UK's new surveillance law creates a national browser history with a search engine to match

The Snoopers Charter, an extreme surveillance bill that passed last week, and it's the most extensive domestic spying regime that any "democratic" country has passed, and is a potential blueprint for Orwellian surveillance elsewhere in the years to come.

The Snoopers Charter requires ISPs to retain a log of all the websites you visit for up to a year, as well as a list of the apps you use, and lets the police search this data without a warrant and without any record-keeping (of the sort that would show, for example, that the police are abusing their powers by using them for personal gain, petty vengeance, or racial profiling).

Additionally, the bill allows the police and the country's spies to go hack computers in the UK and abroad, as well as requiring companies to install ambiguously defined back doors to get around crypto.

James Vincent's explainer at The Verge is a good primer on these intrusive surveillance powers.

There's also the worry that the targeted hacking laws could be used to hack multiple people under the use of something called a "thematic warrant." Ross Anderson, a professor of security engineering at Cambridge University who gave testimony about the IP bill to the government, gives the example of the police chief of a UK city wanting to stem knife crime, and asking the government to force Google to get data from Android smartphones. "The point is that it's possible," Anderson tells The Verge. "Perhaps the government has given some private assurances to these companies [that it won't happen], but we know from long experience that such private assurances are not worth the paper they're not written on."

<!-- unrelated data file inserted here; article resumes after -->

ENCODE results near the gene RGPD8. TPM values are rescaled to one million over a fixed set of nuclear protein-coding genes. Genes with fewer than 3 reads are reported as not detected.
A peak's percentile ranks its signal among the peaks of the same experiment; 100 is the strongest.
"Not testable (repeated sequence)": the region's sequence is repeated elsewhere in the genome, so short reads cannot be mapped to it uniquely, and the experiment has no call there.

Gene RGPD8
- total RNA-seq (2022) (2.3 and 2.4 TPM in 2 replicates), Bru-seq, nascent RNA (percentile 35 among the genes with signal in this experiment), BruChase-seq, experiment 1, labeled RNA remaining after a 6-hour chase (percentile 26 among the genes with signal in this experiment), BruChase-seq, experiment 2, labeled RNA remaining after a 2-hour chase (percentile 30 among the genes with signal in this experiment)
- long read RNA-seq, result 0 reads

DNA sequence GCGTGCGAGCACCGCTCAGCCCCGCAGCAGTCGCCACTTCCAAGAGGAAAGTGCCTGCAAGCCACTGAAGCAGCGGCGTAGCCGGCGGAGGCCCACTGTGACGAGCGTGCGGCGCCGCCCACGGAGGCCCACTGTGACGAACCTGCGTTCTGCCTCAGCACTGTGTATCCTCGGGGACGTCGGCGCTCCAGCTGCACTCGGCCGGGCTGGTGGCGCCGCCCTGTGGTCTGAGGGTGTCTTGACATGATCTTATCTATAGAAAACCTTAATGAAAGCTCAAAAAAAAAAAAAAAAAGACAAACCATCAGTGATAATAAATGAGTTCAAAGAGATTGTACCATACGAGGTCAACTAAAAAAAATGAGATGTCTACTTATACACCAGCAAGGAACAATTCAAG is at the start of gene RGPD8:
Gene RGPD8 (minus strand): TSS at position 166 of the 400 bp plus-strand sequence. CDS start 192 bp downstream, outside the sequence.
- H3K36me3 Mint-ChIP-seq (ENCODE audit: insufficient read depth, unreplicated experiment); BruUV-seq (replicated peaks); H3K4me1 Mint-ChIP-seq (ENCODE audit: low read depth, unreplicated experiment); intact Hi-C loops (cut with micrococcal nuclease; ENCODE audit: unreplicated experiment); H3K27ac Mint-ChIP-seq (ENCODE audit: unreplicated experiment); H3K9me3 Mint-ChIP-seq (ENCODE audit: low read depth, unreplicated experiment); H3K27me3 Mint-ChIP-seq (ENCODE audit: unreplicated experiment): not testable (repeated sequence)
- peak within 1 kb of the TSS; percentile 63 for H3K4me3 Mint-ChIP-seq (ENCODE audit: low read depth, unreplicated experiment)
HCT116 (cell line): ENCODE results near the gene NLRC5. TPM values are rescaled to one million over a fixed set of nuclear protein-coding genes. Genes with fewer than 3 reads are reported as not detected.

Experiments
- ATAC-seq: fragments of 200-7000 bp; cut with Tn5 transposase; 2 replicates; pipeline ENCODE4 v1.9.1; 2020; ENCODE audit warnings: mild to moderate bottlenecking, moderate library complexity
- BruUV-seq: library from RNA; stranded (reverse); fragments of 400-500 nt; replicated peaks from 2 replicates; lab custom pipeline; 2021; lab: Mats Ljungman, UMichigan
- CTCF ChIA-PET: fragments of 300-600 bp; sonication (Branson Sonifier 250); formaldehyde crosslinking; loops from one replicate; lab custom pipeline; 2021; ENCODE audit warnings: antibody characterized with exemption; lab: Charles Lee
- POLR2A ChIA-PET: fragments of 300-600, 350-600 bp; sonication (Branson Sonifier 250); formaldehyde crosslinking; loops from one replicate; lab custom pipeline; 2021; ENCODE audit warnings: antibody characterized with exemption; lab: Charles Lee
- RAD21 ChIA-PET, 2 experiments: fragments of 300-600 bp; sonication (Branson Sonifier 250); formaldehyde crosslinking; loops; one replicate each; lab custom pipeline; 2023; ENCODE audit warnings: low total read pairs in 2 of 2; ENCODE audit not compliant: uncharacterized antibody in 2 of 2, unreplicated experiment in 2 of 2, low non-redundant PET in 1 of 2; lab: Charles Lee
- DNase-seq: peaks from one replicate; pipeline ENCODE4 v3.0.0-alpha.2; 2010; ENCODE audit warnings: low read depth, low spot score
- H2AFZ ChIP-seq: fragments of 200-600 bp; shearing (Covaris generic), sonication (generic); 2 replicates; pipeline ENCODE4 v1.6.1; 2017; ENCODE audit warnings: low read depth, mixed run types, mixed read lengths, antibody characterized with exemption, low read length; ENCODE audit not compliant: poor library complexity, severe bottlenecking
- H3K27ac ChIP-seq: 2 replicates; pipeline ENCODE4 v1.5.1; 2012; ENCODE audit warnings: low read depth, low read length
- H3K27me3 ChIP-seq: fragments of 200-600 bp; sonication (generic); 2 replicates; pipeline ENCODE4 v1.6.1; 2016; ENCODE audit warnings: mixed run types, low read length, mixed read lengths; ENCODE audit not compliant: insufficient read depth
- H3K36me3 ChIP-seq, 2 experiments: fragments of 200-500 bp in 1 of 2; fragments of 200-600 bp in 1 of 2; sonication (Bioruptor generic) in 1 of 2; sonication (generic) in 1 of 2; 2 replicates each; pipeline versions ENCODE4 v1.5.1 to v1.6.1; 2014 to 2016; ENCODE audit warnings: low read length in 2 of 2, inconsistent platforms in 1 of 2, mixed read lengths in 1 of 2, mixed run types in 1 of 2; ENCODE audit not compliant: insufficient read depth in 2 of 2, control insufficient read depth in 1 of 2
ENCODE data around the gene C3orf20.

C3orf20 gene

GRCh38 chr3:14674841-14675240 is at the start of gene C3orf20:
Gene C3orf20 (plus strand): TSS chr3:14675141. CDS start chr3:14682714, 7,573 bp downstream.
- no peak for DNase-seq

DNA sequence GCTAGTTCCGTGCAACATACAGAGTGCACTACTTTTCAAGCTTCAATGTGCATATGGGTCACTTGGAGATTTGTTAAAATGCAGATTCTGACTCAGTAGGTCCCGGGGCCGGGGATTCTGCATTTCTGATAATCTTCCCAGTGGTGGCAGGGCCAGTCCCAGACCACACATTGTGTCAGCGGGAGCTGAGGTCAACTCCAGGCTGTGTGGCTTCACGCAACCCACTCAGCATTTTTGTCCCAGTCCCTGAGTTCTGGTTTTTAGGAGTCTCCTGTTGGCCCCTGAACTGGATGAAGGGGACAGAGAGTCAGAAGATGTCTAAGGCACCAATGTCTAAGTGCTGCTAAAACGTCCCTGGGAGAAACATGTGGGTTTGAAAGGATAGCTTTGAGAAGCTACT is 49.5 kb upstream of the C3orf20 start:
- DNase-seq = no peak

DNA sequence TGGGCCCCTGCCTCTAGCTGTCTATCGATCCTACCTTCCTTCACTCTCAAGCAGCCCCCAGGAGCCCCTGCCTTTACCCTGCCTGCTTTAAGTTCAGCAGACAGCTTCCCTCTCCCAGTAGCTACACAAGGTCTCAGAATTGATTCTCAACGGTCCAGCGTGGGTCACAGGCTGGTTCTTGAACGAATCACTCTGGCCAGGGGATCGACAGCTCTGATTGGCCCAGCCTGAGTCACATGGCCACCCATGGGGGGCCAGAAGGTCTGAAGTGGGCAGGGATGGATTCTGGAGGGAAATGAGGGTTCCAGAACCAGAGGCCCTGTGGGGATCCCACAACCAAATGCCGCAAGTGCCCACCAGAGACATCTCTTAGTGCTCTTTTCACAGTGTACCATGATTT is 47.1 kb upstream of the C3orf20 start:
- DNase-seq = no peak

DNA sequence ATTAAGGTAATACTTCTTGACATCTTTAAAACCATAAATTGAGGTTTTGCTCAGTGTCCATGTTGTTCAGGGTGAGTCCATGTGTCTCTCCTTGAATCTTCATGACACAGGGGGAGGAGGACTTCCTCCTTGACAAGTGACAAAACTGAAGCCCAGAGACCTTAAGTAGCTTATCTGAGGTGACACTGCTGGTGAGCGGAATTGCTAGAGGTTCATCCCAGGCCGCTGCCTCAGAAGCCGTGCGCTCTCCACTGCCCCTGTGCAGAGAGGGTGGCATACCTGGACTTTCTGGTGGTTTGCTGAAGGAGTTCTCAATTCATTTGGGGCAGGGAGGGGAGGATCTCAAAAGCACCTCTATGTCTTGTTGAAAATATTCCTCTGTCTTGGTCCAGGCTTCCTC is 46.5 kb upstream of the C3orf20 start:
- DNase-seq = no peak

In addition to bulk hacking, the IP bill legalizes the bulk collection of communication data from around the world, activity that Snowden first revealed in 2013. The UK courts judged that this activity was in breach of human rights law earlier this year, but once the IP bill passes, it'll be absolutely legal. Although the government claims that this sort of information is treated respectfully, its own internal memos have shown staff abusing their powers; using bulk datasets for things like finding addresses to send birthday cards, and "checking details of family members for personal convenience."

[James Vincent/The Verge]

(Image: Shepard Fairey/1984)